Social Media and Digital Communication


Over the past couple of weeks, several articles have been published regarding social media’s role, specifically Facebook, in modern society. NYT did a great article on how technology has enabled us to sacrifice conversation for mere connection.  The Atlantic came out with a fantastic article on increased loneliness despite increased connectivity.  With Facebook, Twitter, Foursquare, and dozens of other social media websites, it’s pretty effortless to maintain dialogue between those already in our life, or to initiate conversations, albeit virtually, with those we’ve just met in real life, if at all. Not to forget the other forms of communication: skyping, texting, emailing, instant messaging, and of course communicating face-to-face.

Why then, given all these tools within our communication arsenal, do we feel lonelier then ever? The article raises a number of points, two of which really resonated with me: controlled distance and self-editing.

It’s hard to imagine life without digital communication. I remember when the only form of communication for the masses was through face-to-face interaction or a landline telephone. Back then, when someone wanted to talk to you, that interaction was instantaneous. No delayed response. Fast-forward to today, and it seems like most forms of communication enable for delayed responses. We get busy. We may forget to reply. Texts, messages, emails and posts can all go unanswered for hours or even days, a practice that while annoying, is generally accepted in today’s constantly on-the-run society. Technology has enabled us to dictate how, when, and with whom we communicate.

I find how we communicate, especially using technology, to be particularly interesting. Technology has given us the power to edit what we choose to communicate.  Certainly we can edit what we communicate when speaking, but digital communication enables for greater awareness before we actually communicate; e.g., it’s easy to review something written in its entirety before hitting publish, post, or send, than it is to edit what we’re saying in real-time.

Like controlled distance, technology has given us greater control over what we choose to present. We can present to others what we want known. I think this is a positive improvement on the way we’re able to communicate. At the same time, I think that choosing what we want to communicate can also be detrimental. It’s easier to communicate successes than it is to freely disclose our challenges. This in turn, I believe, creates a warped perception of others living the “good” life, which can lead to feelings of missing out or even feeling depressed.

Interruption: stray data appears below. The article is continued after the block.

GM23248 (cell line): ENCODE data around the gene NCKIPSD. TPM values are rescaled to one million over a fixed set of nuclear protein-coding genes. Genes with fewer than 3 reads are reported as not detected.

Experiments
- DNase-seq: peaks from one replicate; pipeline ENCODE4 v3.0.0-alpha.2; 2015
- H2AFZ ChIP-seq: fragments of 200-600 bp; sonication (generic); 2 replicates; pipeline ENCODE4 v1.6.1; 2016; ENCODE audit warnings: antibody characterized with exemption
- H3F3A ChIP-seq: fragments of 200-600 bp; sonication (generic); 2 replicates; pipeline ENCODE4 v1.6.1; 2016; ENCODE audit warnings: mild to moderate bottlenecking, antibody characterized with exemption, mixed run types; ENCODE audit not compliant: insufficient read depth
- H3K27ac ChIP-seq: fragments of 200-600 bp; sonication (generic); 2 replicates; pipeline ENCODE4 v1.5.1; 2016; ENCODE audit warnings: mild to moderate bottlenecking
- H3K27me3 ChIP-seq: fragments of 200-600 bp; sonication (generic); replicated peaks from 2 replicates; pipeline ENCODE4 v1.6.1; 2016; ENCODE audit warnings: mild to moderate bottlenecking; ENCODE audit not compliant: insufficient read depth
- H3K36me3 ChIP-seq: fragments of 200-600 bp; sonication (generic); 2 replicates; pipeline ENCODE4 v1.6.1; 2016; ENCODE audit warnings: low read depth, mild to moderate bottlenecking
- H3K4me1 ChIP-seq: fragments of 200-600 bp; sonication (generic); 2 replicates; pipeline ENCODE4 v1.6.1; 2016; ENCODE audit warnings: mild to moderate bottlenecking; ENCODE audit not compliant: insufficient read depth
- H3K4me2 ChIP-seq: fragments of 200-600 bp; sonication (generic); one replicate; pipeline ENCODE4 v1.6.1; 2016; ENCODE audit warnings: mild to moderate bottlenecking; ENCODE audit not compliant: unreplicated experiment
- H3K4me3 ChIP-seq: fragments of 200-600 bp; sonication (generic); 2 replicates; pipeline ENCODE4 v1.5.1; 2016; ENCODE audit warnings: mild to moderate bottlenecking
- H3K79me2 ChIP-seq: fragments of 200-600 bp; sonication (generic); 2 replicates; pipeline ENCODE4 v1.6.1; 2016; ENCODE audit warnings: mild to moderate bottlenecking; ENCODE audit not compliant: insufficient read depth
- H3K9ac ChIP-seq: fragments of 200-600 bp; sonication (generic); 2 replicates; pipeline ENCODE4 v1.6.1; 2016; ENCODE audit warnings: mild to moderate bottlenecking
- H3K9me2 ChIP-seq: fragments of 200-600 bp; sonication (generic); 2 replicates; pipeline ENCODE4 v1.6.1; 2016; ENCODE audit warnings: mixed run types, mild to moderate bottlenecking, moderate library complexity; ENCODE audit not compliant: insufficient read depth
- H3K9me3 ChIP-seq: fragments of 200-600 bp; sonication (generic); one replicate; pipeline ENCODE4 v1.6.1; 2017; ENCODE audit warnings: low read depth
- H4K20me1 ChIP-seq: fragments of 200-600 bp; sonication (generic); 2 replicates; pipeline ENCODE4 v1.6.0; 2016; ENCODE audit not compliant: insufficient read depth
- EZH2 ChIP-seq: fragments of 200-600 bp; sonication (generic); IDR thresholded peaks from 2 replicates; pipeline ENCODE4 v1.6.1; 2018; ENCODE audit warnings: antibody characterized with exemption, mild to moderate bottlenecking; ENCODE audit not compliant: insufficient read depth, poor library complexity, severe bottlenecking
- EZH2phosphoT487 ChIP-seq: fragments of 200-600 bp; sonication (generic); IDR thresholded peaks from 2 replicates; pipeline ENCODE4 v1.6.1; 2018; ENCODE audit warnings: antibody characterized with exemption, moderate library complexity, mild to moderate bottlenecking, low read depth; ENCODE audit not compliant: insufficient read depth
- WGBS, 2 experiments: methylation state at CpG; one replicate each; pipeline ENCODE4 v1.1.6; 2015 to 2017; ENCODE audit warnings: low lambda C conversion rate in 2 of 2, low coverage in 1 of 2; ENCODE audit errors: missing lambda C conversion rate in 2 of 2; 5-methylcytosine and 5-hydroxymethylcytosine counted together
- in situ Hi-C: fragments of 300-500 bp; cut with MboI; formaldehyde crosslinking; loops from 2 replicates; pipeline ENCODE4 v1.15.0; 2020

However, as The Atlantic writes, social media does have a positive role in human relationships. I for one took some time to see the value of social media as a valued form of digital communication. Growing up in the late 90s and 00s, my preferred means of digital communication was AIM. I still prefer instant messaging (on gchat) but I’ve grown to realize that not everyone shares my preferences. Texts, emails, direct messages, and wall posts are all valuable alternatives to digital communication, especially when finding a mutual time to connect is such a challenge.

I’d like to close by saying that in this age of modernity, no matter how many avenues to connect technology provides, they are at the end of the day just tools to facilitate conversations. This excerpt from The Atlantic article really sums up my views on the use of social media:

“Facebook can be terrific, if we use it properly. It’s like a car. You can drive it to pick up your friends. Or you can drive alone. How we use these technologies can lead to more integration, rather than more isolation.”